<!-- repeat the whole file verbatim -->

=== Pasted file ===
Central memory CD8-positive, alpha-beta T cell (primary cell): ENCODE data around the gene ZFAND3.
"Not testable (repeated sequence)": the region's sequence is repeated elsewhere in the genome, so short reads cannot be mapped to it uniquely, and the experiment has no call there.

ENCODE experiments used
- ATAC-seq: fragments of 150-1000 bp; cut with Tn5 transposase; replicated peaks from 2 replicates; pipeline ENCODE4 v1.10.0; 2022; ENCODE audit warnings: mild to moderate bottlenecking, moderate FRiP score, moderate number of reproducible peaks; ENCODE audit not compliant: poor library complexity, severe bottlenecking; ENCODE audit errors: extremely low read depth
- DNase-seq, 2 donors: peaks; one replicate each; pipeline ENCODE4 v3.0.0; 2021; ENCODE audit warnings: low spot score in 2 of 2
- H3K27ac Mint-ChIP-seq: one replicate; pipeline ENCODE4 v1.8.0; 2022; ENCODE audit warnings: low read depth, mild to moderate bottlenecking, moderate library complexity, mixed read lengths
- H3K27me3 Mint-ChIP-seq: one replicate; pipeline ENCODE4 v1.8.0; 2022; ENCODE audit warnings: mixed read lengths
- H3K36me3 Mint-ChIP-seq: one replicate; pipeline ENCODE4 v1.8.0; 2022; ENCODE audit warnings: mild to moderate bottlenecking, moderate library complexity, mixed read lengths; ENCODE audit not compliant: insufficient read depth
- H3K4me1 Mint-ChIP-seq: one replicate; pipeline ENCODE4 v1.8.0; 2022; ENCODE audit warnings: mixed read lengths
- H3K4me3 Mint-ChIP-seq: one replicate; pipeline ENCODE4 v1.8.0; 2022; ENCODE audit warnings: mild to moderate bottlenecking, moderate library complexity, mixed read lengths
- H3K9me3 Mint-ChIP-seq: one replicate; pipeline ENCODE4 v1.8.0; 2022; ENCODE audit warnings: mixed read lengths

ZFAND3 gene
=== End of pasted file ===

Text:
Central memory CD8-positive, alpha-beta T cell (primary cell): ENCODE data around the gene ZFAND3.
"Not testable (repeated sequence)": the region's sequence is repeated elsewhere in the genome, so short reads cannot be mapped to it uniquely, and the experiment has no call there.

ENCODE experiments used
- ATAC-seq: fragments of 150-1000 bp; cut with Tn5 transposase; replicated peaks from 2 replicates; pipeline ENCODE4 v1.10.0; 2022; ENCODE audit warnings: mild to moderate bottlenecking, moderate FRiP score, moderate number of reproducible peaks; ENCODE audit not compliant: poor library complexity, severe bottlenecking; ENCODE audit errors: extremely low read depth
- DNase-seq, 2 donors: peaks; one replicate each; pipeline ENCODE4 v3.0.0; 2021; ENCODE audit warnings: low spot score in 2 of 2
- H3K27ac Mint-ChIP-seq: one replicate; pipeline ENCODE4 v1.8.0; 2022; ENCODE audit warnings: low read depth, mild to moderate bottlenecking, moderate library complexity, mixed read lengths
- H3K27me3 Mint-ChIP-seq: one replicate; pipeline ENCODE4 v1.8.0; 2022; ENCODE audit warnings: mixed read lengths
- H3K36me3 Mint-ChIP-seq: one replicate; pipeline ENCODE4 v1.8.0; 2022; ENCODE audit warnings: mild to moderate bottlenecking, moderate library complexity, mixed read lengths; ENCODE audit not compliant: insufficient read depth
- H3K4me1 Mint-ChIP-seq: one replicate; pipeline ENCODE4 v1.8.0; 2022; ENCODE audit warnings: mixed read lengths
- H3K4me3 Mint-ChIP-seq: one replicate; pipeline ENCODE4 v1.8.0; 2022; ENCODE audit warnings: mild to moderate bottlenecking, moderate library complexity, mixed read lengths
- H3K9me3 Mint-ChIP-seq: one replicate; pipeline ENCODE4 v1.8.0; 2022; ENCODE audit warnings: mixed read lengths

ZFAND3 gene